Quite a number of companies — 53, to be exact — have received permits to test self-driving cars with a safety driver in California. One of the more notable companies that has received such a permit is China-based Didi Chuxing, which officially opened its U.S.-based research lab last March.
Also on the list of permit holders is Udacity, which partnered with Didi last year to host a contest for the development of an Automated Safety and Awareness Processing Stack.
In April, the California Department of Motor Vehicles introduced some new regulations and permit application processes for self-driving car companies. The new system entails three autonomous vehicle permit options: testing with a driver, driverless testing and deployment. Most of the new elements of the regulations are around driverless testing and deployment.
For example, in order to conduct driverless testing, companies must have previously tested the vehicles in controlled conditions. The vehicles must also, among many other things, meet the definition of an SAE Level 4 or 5 vehicle. With deployment, companies need to ensure cars can detect and respond to roadway situations, meet best practices to detect cyberattacks and more.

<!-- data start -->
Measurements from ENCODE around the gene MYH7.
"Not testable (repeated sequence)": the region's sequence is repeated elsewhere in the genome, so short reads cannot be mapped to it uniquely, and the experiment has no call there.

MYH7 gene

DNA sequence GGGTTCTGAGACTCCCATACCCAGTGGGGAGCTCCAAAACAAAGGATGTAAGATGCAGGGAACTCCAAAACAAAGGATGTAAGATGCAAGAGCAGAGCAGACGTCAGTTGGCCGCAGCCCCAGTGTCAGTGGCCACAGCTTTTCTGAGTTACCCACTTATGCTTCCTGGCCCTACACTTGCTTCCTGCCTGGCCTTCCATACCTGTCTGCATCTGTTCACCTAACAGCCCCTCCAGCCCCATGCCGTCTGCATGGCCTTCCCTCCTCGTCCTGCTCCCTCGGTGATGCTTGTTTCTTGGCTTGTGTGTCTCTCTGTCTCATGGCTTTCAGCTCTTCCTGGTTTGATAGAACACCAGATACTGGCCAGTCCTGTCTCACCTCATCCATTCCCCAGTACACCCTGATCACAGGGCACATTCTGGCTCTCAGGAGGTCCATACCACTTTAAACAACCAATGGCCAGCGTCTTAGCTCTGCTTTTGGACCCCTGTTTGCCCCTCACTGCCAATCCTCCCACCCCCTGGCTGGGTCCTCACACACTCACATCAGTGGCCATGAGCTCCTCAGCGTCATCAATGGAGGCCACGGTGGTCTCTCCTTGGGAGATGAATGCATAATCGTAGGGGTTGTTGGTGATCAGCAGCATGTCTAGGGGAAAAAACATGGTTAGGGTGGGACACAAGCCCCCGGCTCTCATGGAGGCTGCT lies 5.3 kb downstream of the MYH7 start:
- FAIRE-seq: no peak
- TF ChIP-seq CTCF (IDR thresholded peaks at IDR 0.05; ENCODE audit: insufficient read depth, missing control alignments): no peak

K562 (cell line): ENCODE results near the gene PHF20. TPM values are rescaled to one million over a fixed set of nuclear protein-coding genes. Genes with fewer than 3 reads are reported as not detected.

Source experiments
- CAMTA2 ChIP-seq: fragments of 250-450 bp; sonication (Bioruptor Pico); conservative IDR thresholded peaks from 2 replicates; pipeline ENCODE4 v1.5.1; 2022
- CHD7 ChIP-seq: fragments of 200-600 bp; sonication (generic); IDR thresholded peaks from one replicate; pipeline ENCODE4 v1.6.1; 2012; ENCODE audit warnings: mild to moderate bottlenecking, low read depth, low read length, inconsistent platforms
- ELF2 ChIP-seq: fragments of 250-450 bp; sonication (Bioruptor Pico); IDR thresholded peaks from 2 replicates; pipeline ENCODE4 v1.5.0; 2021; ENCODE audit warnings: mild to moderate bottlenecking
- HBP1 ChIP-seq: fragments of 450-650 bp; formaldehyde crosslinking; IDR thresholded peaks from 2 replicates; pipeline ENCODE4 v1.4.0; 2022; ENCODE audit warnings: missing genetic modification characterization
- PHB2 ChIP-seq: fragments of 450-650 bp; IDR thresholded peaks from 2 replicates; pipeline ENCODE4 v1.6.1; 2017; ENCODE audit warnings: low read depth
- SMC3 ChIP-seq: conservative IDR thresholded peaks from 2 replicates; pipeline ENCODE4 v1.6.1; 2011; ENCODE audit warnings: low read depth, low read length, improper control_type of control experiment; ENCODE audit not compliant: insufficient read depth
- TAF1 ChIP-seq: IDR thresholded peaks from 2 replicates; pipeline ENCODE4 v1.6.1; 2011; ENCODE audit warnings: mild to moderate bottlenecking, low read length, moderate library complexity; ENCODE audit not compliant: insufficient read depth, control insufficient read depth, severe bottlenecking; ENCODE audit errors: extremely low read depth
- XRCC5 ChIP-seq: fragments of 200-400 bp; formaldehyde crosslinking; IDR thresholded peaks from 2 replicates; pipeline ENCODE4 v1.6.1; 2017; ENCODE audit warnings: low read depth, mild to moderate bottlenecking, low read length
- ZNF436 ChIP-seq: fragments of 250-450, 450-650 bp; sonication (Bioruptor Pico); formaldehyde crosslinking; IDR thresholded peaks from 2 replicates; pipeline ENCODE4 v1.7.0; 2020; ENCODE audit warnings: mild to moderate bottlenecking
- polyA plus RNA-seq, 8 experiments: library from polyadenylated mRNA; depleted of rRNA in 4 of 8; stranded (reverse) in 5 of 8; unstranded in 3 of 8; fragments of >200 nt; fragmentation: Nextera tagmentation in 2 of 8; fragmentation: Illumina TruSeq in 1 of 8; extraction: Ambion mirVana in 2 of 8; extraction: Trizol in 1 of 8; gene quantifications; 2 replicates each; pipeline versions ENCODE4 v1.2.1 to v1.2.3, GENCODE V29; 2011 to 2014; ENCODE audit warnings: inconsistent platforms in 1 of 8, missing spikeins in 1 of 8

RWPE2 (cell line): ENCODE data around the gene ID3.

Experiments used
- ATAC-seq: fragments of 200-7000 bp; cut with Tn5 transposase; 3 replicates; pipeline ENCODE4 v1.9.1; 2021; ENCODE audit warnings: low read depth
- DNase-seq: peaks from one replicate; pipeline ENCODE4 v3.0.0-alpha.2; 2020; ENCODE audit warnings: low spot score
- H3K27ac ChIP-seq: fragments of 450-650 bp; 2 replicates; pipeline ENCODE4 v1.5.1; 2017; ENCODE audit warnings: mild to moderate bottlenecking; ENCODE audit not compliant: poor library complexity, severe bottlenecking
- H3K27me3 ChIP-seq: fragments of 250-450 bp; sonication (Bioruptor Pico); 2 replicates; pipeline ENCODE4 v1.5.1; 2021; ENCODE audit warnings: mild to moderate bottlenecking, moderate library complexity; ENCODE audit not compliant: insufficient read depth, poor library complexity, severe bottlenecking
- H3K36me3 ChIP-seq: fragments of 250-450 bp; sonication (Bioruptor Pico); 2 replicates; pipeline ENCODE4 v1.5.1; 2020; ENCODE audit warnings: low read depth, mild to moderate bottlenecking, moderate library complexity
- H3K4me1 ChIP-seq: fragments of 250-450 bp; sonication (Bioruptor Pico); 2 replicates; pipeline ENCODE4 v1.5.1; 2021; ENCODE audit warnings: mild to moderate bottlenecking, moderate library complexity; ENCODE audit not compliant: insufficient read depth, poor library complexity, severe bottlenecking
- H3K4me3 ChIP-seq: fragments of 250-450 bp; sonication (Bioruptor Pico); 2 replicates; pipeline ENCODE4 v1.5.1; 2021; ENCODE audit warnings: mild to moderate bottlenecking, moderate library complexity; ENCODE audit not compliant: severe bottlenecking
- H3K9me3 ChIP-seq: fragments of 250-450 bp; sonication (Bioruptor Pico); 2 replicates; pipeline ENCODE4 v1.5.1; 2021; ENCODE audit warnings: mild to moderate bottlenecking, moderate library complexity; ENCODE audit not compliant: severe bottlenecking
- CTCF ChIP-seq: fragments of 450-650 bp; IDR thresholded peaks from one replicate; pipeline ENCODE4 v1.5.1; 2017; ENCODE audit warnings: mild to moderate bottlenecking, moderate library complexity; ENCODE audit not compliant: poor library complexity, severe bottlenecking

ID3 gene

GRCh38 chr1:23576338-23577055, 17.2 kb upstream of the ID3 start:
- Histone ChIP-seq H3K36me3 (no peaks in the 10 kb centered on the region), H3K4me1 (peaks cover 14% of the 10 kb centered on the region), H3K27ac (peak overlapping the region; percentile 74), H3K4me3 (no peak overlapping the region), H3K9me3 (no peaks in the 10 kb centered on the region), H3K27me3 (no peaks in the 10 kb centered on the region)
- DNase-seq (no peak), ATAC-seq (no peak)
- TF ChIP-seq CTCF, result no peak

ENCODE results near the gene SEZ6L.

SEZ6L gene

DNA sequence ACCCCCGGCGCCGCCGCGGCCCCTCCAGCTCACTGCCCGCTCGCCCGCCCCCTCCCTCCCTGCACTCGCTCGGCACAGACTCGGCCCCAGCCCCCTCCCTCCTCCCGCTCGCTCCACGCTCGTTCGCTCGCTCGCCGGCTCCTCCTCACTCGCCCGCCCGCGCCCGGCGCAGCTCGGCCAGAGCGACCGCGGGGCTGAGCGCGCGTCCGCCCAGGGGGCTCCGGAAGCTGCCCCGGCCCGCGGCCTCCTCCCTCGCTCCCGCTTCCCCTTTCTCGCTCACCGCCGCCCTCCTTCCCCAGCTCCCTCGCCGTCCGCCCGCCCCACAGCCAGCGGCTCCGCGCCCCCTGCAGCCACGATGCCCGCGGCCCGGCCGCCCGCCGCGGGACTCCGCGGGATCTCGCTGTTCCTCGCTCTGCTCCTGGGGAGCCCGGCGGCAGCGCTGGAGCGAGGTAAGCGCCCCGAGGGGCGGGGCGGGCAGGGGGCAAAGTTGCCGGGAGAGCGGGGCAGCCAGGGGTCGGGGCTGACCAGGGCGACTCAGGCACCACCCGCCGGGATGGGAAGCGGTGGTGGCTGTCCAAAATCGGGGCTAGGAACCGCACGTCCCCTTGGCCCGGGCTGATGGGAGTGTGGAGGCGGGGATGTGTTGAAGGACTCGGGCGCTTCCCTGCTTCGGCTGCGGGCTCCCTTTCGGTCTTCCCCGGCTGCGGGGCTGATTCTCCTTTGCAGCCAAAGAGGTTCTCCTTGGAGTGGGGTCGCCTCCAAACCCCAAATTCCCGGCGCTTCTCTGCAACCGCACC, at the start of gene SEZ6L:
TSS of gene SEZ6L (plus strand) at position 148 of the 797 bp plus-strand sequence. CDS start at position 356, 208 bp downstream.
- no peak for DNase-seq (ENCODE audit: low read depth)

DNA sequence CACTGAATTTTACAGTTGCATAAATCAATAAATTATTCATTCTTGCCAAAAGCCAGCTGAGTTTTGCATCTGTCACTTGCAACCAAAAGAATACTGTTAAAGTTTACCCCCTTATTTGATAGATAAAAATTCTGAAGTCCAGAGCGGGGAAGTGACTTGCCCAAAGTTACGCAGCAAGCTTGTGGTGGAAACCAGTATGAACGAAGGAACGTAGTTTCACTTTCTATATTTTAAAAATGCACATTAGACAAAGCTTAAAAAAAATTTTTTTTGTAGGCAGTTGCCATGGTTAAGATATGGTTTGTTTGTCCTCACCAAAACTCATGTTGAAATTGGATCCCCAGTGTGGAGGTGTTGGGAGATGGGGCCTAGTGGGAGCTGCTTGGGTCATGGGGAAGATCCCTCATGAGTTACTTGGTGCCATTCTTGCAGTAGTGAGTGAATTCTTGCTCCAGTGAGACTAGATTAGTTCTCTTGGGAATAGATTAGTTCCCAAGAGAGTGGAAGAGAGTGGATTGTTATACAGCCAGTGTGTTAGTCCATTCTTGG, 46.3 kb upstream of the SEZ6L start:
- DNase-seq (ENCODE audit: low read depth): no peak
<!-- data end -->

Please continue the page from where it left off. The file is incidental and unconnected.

Another notable permit holder is Apple, which in January expanded its fleet to include 27 cars. Missing from the list, unsurprisingly, is Didi rival Uber.
Last week, Uber CEO Dara Khosrowshahi said Uber will bring back its self-driving cars “within the next few months, I don’t know.”
To be fair, Khosrowshahi didn’t sound 100 percent confident in his answer. That’s just to say I wouldn’t be surprised if it takes Uber longer than a few months. He went on to say that when Uber does bring its cars back on the road, “it’s going to be in as safe of a way as possible.”
Uber pulled its self-driving cars off the roads following a fatal crash in March. Later that month, Uber decided not to reapply for a self-driving car testing permit in California. Uber’s previous permit expired March 31.
If Uber wants to continue its tests in California, it will need to apply for a new permit, as well as “address any follow-up analysis or investigations from the recent crash in Arizona,” DMV Deputy Director/Chief Counsel Brian Soublet wrote in a letter to Uber in March. Uber may also need to set up a meeting with the DMV.
I’ve reached out to Didi to learn more about its plans for self-driving cars in California and will update this story if I hear back.
Megan Rose Dickey